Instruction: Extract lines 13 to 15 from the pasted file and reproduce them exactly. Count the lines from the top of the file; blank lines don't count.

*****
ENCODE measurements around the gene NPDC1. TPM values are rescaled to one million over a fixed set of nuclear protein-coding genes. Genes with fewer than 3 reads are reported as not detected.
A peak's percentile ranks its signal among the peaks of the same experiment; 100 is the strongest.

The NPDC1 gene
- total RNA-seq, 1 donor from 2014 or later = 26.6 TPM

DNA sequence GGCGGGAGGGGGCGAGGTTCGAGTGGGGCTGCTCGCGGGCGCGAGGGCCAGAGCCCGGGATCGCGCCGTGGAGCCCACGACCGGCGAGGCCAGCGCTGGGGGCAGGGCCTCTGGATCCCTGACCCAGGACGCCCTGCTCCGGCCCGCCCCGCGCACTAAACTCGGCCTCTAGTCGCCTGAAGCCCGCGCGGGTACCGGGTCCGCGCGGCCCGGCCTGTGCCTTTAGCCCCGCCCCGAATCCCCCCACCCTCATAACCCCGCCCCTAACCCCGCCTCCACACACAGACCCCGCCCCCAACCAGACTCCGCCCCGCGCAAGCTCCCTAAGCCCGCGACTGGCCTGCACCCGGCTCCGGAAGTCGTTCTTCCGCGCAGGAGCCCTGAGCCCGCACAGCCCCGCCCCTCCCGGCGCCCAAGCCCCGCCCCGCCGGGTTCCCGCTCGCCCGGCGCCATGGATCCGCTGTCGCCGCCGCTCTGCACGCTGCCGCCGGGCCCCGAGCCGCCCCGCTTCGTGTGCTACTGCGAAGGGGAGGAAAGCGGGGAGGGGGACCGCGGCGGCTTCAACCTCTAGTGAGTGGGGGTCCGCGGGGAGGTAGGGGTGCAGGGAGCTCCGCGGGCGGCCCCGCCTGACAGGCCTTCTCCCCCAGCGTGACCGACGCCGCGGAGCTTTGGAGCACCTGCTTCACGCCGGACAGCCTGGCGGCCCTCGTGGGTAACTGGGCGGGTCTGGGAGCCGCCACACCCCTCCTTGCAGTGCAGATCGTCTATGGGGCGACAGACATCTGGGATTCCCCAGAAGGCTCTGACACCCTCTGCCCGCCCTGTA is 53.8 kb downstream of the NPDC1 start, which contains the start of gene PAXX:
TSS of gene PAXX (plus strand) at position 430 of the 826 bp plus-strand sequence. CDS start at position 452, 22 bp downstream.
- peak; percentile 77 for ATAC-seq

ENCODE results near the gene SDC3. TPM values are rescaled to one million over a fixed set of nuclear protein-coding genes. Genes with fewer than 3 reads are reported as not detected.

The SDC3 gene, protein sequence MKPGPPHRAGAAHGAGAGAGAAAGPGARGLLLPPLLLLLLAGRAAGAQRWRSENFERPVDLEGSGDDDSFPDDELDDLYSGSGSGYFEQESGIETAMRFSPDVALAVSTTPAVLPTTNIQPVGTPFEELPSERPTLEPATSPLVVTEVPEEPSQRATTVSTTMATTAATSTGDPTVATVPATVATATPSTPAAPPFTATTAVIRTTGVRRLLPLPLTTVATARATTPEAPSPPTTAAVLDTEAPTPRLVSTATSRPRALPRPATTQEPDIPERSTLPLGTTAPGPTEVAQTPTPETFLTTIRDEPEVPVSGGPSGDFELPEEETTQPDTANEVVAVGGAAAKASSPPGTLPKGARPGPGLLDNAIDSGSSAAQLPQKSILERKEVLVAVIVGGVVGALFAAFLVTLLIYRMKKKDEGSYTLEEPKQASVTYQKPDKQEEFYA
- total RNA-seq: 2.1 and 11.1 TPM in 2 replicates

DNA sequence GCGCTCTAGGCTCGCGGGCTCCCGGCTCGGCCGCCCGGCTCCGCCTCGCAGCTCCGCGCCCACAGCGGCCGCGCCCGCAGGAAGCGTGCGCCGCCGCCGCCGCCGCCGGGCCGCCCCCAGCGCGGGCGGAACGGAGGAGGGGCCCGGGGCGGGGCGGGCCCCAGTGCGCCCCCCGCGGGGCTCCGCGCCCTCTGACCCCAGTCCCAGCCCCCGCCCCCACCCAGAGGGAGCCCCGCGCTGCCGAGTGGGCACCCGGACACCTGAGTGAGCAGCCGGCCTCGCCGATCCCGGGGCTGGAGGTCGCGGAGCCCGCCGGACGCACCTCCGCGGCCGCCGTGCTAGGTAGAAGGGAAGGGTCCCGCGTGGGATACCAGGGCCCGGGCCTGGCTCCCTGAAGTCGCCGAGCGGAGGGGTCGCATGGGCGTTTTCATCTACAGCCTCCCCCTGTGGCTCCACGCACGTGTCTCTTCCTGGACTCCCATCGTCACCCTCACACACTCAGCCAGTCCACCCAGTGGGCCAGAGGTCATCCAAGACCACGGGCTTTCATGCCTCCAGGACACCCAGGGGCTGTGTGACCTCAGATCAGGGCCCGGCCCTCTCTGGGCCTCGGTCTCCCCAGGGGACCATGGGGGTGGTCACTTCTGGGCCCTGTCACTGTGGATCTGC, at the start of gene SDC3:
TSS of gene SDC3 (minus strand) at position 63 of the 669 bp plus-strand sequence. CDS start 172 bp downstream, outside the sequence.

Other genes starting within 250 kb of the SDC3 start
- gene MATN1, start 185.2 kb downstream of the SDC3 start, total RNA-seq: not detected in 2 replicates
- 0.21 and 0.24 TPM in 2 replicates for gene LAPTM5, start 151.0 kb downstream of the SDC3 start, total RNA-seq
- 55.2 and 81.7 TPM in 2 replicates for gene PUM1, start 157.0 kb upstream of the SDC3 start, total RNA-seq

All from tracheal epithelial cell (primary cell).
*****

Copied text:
Other genes starting within 250 kb of the SDC3 start
- gene MATN1, start 185.2 kb downstream of the SDC3 start, total RNA-seq: not detected in 2 replicates
- 0.21 and 0.24 TPM in 2 replicates for gene LAPTM5, start 151.0 kb downstream of the SDC3 start, total RNA-seq